Early childhood programs also develop their own sets of curriculum-based assessment practices. When early care and education centers create their own curriculum-based assessment programs they still use developmental progressions like the ones articulated in Virginia’s Early Learning & Development Standards (2021) to inform their work with young children. Designing their own curriculum-based assessment practices affords programs flexibility to align practices with their unique pedagogical philosophies, values, and goals (e.g., Montessori, Reggio, outdoor learning schools, STEAM centers, etc.). Curriculum-based assessment practices help educators strategically structure learning experiences to monitor and promote children’s progressions through critical literacy milestones.

A teacher and children sit at a table looking at and touching letter stencils and stick letters.
Educators use formative assessment practices to provide in the moment guidance for young children.
6.3d Informal Assessment Practices

Informal assessments are frequently designed by the educator or the program to capture children’s literacy performances throughout the school day. Informal assessments are distinguished from formal assessments in that the assessment tools have not undergone extensive piloting with diverse student populations to determine developmental norms and establish inter-rater reliability, test-retest reliability, and validity metrics. The informal label does not mean these assessment practices are not as “good” as a formal assessment. In fact, informal assessment practices are essential aspects of early childhood educators’ daily routines. Informal assessments are grounded in systematic observation practices and typically leverage a number of documentation tools (e.g., anecdotal notes, observational running records, checklists, work samples, portfolios, etc.) to capture children’s literacy expressions within familiar play-based learning contexts. Data gathered within authentic contexts provides actionable information regarding the strengths and needs of individual children without the additional scoring or comparison of a child’s performance to other children (Brown & Rolfe, 2005; Lonigan, 2006; Navarrete et al., 1990).

Educators develop informal assessment for a variety of purposes. Some informal assessment tools capture children’s conversations, other tools document children’s attention to rhyme schemes embedded in songs and read alouds. Educators also use informal assessment tools to gain insight into children’s preferences and attitudes toward specific learning centers and literacy play materials. Well-designed informal assessment tools effectively document children’s literacy knowledge and expressions as they engage with “tasks that are personally meaningful, take place in real life contexts, and are grounded in naturally occurring instructional activities” (Epstein et al., 2004, p. 6). When designing and implementing informal assessments, educators need a clear understanding of developmental literacy progressions. Educators also need to know what individual children already understand about how language, reading, and writing interact to create literacy learning experiences and environments that support children’s emergent literacy knowledge (Navarrete et al., 1990). As educators continue to capture children’s literacy expressions over time, the intentional informal assessment notations accumulate in incremental ways to generate a more holistic representation of children’s literacy repertoires. In turn, as educators’ knowledge of each child continues to grow, they are able to make intentional instructional and curricular decisions to better support children’s literacy learnings.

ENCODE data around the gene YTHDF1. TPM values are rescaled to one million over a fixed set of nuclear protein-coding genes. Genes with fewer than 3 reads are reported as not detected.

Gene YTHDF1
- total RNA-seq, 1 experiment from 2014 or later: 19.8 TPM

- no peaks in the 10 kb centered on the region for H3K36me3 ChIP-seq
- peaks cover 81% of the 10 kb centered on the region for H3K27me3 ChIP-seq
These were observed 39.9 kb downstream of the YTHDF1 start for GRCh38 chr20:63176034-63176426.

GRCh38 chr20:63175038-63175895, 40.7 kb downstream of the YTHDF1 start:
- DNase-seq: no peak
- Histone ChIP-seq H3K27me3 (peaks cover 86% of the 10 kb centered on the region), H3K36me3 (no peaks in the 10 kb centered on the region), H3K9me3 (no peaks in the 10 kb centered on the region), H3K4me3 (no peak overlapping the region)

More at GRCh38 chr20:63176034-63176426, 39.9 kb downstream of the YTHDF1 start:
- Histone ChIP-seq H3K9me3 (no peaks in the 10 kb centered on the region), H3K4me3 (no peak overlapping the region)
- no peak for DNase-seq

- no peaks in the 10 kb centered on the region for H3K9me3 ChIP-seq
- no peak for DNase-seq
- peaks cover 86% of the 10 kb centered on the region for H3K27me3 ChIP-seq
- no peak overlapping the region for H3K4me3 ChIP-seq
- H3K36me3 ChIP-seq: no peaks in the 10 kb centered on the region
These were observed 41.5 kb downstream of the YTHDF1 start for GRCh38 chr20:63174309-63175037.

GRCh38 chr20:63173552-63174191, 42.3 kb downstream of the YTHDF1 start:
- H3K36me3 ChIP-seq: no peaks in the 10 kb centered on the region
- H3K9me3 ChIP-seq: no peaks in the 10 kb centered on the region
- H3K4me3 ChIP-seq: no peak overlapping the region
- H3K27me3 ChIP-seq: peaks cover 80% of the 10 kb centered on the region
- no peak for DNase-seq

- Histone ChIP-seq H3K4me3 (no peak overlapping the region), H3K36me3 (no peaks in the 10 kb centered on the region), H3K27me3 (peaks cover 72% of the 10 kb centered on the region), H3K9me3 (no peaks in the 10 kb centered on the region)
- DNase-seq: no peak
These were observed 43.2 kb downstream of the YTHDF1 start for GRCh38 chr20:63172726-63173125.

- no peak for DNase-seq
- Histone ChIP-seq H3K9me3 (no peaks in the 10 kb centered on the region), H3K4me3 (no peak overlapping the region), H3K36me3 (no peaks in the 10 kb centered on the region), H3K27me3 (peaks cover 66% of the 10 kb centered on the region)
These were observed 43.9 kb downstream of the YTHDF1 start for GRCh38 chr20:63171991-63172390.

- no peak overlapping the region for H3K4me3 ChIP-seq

When educators first begin using embedded assessment practices, it may feel awkward. Initially, children may pose for photos and perform for videos while the perfect authentic literacy enactments elude capture. Children may openly wonder why their teacher is constantly jotting notes, watching closely, taking photos, or making videos. That is wonderful. Invite children into the assessment experience, explain that capturing all of their thinking and creating shows what they already know about how the world works. When particular documentation tools are used frequently, children and educators view the assessment practice as a natural part of the classroom culture and the tools themselves become invisible.

6.3e Formative and Summative Assessment Practices

The terms formative and summative are frequently paired assessment terms focused on documenting children’s learning as they progress through units of study. Educators use formal and informal assessment tools as formative and summative assessments to gain an understanding of a child’s developmental progressions. Formative assessments are used to inform the next curricular and instructional decisions an educator will make to meet children’s interests, strengths, and needs (Kidd et al., 2019). The formative assessment methods include “all those activities undertaken by teachers […] to modify teaching and learning activities” (Black & William, 2010, p. 82). In order for these everyday assessment moments to be influential, educators need to (a) identify specific literacy learning goals, (b) select an assessment method for capturing evidence of the child’s emergent literacy performances, (c) create a plan for analyzing the assessment data collected, and (d) take time to interpret the assessment data to understand how a child is performing in relation to the specified literacy goals.

Questions Guiding Educator’s Interpretations of Formative Assessment Data